Enticingly evil, freshly funny, winsomely wry, and eerily  entertaining, The Evil Librarian takes two of the must unlike characters--a librarian and a demon (hey, librarians are angels!)--and brings them forth as one new arrival at Central High School. Handsome and charismatic Mr. Gabriel (Gabriel is God's messenger angel in the Bible) appears out of nowhere one day but it only takes moments for student fall under his spell.


Cynthia's (Cyn's) best friend since childhood is totally gaga over the new librarian--seeming to walk around in a zombie-like daze. It takes a meeting with Mr. Gabriel for Cyn to realize something is wrong with their new librarian. She knows she has to save Annie from his clutches before it's too late.
Cyn is seemingly the only one immune to the evil charms of Mr. Gabriel; the trouble is--now he knows it.

As more and more students begin to walk around in the same zombie daze and when their principal has a heart attack and dies, Cyn decides that she must tell someone else. She turns to Ryan, a guy she has been crushing on. She realizes that she will probably sound like a crazy maniac but she must take the chance in order to save not only Annie but everyone in their school.

Although not totally convinced, Ryan has seen strange occurrences and agrees to enlist the help of an outsider. The two find a bookstore that houses a strange assortment of occult items. They get a quick lesson in demon capture and decide to take on Mr. Gabriel themselves.

Will Cyn and Ryan be able to stop Mr. Gabriel before he is too powerful to be banished? Will they be able to stop other demons from escaping into their school? Can they save Annie from the clutches of evil? Will Annie allow herself to be saved?

Weirdly rollicking on a sick thrill ride, Evil Librarian is great fun! Dastardly entertaining and enjoyable. YA readers will love this one!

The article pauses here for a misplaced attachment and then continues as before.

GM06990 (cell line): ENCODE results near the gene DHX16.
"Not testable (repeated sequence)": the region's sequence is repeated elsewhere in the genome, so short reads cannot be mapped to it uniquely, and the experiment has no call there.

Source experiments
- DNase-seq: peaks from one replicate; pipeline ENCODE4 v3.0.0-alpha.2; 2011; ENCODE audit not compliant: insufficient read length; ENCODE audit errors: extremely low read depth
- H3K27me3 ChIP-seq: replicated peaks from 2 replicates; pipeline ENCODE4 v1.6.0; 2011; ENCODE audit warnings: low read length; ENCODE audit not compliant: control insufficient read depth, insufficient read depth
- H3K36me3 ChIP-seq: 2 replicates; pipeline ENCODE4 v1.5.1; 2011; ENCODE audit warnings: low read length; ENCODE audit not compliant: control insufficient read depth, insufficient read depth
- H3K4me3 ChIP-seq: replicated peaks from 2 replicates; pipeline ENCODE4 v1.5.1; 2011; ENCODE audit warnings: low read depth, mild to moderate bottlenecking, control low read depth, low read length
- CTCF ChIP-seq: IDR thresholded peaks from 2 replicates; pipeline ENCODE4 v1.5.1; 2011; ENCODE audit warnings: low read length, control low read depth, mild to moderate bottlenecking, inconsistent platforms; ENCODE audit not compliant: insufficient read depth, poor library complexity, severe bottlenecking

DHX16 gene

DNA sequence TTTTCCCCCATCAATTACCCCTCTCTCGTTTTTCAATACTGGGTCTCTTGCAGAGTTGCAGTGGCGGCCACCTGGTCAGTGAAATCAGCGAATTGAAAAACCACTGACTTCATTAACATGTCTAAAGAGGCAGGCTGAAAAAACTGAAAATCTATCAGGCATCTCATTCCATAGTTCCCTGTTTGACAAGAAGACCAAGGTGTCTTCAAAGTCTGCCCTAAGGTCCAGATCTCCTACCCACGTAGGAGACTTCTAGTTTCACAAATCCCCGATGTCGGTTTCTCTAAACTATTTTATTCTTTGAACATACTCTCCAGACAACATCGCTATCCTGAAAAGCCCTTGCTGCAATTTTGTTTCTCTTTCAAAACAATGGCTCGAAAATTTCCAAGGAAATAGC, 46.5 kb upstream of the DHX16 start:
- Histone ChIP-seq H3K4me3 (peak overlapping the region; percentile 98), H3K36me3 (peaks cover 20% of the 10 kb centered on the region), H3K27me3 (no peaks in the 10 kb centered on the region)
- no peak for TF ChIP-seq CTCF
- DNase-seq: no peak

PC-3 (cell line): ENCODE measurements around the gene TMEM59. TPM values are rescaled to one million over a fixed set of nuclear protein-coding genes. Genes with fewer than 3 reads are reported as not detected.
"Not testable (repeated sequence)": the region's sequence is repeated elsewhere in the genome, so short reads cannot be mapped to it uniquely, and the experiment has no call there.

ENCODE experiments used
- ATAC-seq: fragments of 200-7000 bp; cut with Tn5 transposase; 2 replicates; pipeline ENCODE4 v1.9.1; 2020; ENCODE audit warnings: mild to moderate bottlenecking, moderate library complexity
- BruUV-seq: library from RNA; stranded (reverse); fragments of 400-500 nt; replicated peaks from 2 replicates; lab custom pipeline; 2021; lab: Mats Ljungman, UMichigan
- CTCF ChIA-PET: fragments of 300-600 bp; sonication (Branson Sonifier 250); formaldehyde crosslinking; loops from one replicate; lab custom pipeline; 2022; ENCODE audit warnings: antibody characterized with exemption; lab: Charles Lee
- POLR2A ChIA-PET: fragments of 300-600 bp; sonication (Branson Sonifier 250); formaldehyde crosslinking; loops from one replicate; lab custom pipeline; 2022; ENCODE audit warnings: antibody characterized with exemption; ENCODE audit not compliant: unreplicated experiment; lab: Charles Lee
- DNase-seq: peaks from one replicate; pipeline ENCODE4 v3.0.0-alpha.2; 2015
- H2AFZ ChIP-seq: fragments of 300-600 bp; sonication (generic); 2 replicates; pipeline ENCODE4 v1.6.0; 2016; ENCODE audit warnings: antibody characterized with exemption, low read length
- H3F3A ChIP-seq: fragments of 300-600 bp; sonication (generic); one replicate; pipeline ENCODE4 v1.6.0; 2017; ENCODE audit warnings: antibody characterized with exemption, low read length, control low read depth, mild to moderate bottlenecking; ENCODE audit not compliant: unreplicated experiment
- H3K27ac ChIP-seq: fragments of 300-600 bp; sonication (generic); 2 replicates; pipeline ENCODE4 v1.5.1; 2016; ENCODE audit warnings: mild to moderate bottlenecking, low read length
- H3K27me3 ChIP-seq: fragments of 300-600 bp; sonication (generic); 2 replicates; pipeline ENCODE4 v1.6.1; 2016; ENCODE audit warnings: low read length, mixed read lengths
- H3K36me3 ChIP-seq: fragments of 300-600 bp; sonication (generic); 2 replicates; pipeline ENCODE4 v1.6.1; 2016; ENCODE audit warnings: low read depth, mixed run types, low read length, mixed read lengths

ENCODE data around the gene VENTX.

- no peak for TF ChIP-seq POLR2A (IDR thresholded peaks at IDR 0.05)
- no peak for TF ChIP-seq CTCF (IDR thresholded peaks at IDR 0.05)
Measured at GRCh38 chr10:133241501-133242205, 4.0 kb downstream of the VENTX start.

Clever cover art depicts a library book complete with spine label and check out card pocket on the back cover. Librarians and library aficionados will laugh when they see the spine label. It says FICTION Central High School Library. Most libraries use F or FIC for fiction and all include the first three letters of the author's last name not the name of the school. How would anyone find this book in a real library?

Highly recommended for paranormal readers grade 9-up.  Some misbehavior and demon hunting.

FTC Required Disclaimer: I received this book from the publisher. I did not receive monetary compensation for this review.


This review has been posted in compliance with the FTC requirements set forth in the Guides Concerning the Use of Endorsements and Testimonials in Advertising (available at ftc.gov/os/2009/10/091005revisedendorsementguides.pdf)


Tuesday, January 13, 2015

Picture Book Pick: Where's My Homework?

Where's My Homework?
by Michael Garland
Illustrations by the author
Cartwheel Books
2014
32 pages
ISBN: 9780545436557

Michael Garland takes the oldest homework excuse/joke in the book and makes it funny again. When a young boy can't find his homework, he asks his sister if she's seen it. She says that maybe he didn't do it at all, but he knows he completed it but now he can't find it. He looks everywhere with the help of his faithful family dog.

After a search, he comes up with implausible excuses like maybe pirates plundered his homework or Martians could have abducted it. When he realizes his beloved dog Frumpy has actually eaten it, he does what any kid in his shoes would do! He takes the dog to school to explain to his teacher that his dog ate his homework. The teacher is unlikely to believe this old story, but Frumpy saves the day!